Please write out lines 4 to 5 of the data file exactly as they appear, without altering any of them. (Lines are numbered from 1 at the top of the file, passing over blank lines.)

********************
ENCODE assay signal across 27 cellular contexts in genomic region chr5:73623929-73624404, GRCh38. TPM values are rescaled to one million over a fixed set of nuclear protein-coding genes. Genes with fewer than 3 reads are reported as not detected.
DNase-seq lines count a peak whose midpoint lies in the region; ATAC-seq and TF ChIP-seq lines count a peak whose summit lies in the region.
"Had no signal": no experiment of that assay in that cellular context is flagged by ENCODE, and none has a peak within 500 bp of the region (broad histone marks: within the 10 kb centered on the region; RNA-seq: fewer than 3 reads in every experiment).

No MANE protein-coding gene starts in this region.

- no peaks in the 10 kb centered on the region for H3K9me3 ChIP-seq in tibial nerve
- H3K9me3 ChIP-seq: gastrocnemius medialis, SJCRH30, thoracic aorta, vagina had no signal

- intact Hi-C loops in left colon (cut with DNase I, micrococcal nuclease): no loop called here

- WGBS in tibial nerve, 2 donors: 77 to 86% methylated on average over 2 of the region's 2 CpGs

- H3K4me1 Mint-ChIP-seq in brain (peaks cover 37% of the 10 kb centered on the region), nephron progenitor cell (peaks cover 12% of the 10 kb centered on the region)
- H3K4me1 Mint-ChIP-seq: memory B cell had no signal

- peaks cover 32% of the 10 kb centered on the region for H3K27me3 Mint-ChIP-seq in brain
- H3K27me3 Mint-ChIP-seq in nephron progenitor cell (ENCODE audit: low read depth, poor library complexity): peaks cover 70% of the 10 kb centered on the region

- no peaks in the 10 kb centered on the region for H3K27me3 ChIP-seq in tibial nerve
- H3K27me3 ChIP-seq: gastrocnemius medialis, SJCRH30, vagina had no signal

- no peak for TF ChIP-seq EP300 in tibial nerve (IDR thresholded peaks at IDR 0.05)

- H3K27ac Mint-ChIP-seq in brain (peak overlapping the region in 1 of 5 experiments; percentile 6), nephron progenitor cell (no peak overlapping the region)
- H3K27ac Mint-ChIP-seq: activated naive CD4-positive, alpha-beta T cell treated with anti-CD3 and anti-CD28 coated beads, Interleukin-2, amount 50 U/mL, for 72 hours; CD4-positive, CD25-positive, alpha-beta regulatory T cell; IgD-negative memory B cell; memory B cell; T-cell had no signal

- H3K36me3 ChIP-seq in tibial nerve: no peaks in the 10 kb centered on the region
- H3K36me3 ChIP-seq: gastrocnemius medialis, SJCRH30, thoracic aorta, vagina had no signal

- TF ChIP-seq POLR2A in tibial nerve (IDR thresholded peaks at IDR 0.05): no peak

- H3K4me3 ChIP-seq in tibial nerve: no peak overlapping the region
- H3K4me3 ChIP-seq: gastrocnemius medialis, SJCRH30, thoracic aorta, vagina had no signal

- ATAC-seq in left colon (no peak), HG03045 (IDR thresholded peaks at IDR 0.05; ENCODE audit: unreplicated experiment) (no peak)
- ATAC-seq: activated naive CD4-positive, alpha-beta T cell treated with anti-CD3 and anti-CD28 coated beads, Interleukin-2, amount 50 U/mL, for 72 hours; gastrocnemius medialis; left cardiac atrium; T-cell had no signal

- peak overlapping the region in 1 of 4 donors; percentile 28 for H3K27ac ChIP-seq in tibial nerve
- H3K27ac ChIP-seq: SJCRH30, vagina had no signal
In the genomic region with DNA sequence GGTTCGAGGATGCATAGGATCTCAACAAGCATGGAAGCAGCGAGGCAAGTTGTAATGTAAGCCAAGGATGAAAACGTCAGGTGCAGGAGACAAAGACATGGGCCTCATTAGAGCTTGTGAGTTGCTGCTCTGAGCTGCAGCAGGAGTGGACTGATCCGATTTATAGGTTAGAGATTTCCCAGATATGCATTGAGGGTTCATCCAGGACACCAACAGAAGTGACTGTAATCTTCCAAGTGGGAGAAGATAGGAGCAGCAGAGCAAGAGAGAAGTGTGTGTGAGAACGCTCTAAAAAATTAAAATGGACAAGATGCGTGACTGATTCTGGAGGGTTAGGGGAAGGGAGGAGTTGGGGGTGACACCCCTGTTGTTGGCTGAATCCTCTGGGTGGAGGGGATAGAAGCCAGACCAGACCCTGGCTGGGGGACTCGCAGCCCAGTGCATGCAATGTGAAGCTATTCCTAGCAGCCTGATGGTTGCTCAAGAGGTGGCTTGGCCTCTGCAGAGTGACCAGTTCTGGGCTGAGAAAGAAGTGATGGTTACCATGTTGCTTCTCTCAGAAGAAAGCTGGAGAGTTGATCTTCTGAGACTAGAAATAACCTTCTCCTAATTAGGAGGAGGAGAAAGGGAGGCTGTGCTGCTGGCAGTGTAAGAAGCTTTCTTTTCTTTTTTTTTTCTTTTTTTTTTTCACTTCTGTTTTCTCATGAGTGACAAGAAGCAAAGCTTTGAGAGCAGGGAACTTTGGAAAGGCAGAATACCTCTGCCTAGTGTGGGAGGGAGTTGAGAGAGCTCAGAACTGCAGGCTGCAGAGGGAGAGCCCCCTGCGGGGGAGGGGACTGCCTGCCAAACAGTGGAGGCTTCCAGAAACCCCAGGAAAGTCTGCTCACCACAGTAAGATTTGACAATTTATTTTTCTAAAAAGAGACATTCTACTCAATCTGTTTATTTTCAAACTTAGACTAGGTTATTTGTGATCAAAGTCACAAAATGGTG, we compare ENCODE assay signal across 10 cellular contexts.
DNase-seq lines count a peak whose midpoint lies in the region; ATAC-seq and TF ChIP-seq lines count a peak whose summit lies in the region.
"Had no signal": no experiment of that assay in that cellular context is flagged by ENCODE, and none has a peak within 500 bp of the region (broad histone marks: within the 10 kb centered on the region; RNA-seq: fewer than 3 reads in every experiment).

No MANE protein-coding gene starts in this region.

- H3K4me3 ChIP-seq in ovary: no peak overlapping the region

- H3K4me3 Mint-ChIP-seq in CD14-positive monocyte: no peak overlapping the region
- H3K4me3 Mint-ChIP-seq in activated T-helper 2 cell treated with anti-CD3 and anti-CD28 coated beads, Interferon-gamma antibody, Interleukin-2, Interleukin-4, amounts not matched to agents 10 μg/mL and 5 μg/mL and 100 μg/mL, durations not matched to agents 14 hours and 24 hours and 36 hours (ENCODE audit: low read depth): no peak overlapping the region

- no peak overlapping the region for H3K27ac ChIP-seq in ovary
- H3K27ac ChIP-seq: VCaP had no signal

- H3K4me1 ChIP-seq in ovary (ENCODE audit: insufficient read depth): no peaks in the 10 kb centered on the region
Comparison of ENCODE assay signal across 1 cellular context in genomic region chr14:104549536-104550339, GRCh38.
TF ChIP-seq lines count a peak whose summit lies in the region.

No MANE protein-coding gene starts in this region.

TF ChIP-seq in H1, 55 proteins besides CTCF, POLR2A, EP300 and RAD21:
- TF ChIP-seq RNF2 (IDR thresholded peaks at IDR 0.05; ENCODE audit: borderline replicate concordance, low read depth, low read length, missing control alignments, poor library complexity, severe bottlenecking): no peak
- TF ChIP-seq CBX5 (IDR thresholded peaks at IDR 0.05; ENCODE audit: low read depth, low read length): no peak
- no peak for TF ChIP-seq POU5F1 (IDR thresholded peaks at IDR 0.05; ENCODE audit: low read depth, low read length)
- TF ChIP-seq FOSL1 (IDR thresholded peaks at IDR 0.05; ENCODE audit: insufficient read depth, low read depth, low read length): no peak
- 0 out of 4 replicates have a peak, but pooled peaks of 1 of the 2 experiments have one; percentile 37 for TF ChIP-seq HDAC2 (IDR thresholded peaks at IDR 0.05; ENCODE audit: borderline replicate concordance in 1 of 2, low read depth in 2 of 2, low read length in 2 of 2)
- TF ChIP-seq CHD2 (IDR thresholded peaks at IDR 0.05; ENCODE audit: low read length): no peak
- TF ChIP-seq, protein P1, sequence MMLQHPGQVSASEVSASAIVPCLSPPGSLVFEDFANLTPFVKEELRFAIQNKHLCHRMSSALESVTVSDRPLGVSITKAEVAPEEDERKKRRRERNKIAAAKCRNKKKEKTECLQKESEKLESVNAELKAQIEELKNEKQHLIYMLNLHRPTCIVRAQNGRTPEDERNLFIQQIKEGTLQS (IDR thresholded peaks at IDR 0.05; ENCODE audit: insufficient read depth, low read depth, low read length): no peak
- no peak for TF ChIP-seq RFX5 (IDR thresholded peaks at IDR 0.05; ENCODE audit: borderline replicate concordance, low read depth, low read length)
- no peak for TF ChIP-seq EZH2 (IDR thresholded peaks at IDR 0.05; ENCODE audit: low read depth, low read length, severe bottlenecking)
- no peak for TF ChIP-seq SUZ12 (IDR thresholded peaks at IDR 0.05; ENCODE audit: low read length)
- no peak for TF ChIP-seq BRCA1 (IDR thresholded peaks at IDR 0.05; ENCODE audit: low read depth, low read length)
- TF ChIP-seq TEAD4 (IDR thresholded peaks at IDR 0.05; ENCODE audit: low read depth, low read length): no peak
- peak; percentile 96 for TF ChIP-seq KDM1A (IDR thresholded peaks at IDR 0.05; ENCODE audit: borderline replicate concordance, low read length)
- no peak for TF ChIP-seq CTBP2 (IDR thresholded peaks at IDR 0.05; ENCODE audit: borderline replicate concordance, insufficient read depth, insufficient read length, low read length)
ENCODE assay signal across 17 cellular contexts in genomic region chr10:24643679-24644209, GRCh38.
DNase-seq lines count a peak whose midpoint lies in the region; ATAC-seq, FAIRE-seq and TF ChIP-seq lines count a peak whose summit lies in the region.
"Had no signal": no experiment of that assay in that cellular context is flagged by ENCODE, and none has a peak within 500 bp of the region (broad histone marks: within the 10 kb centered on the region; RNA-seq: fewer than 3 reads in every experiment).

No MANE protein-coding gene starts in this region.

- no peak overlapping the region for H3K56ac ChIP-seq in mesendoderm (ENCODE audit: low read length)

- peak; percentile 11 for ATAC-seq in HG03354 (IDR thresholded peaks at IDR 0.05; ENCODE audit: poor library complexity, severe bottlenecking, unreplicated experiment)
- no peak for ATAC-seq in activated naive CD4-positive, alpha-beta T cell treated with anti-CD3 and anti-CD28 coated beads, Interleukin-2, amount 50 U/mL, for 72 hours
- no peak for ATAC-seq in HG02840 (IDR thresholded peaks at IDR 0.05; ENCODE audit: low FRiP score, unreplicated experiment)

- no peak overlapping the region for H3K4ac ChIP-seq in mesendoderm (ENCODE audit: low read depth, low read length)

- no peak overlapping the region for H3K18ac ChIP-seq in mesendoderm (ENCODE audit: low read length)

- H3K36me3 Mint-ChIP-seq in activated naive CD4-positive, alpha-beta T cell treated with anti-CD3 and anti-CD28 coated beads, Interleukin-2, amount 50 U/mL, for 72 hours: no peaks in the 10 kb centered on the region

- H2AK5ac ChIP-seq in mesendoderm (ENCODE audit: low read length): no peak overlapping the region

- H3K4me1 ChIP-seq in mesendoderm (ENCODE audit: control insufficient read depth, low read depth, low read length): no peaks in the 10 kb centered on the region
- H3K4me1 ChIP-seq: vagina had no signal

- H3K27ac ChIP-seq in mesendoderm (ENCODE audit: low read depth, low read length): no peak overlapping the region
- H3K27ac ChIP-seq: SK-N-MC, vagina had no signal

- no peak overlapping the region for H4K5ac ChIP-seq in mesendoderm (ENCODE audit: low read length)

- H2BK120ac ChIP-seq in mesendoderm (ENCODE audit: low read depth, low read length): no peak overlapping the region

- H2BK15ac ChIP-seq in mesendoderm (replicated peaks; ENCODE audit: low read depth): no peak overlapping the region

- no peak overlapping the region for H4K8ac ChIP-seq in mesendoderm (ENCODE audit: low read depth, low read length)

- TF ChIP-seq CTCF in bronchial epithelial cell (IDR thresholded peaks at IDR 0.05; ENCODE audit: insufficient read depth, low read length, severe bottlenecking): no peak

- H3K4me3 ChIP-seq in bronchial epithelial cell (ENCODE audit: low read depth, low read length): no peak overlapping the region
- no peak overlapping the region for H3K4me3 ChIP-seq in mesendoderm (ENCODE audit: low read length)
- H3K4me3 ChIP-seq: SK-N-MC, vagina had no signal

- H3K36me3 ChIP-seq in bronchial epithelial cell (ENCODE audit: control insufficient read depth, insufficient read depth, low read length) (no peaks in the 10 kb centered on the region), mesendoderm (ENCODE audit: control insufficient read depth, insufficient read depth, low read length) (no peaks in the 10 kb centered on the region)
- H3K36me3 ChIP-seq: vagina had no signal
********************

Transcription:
No MANE protein-coding gene starts in this region.

- no peaks in the 10 kb centered on the region for H3K9me3 ChIP-seq in tibial nerve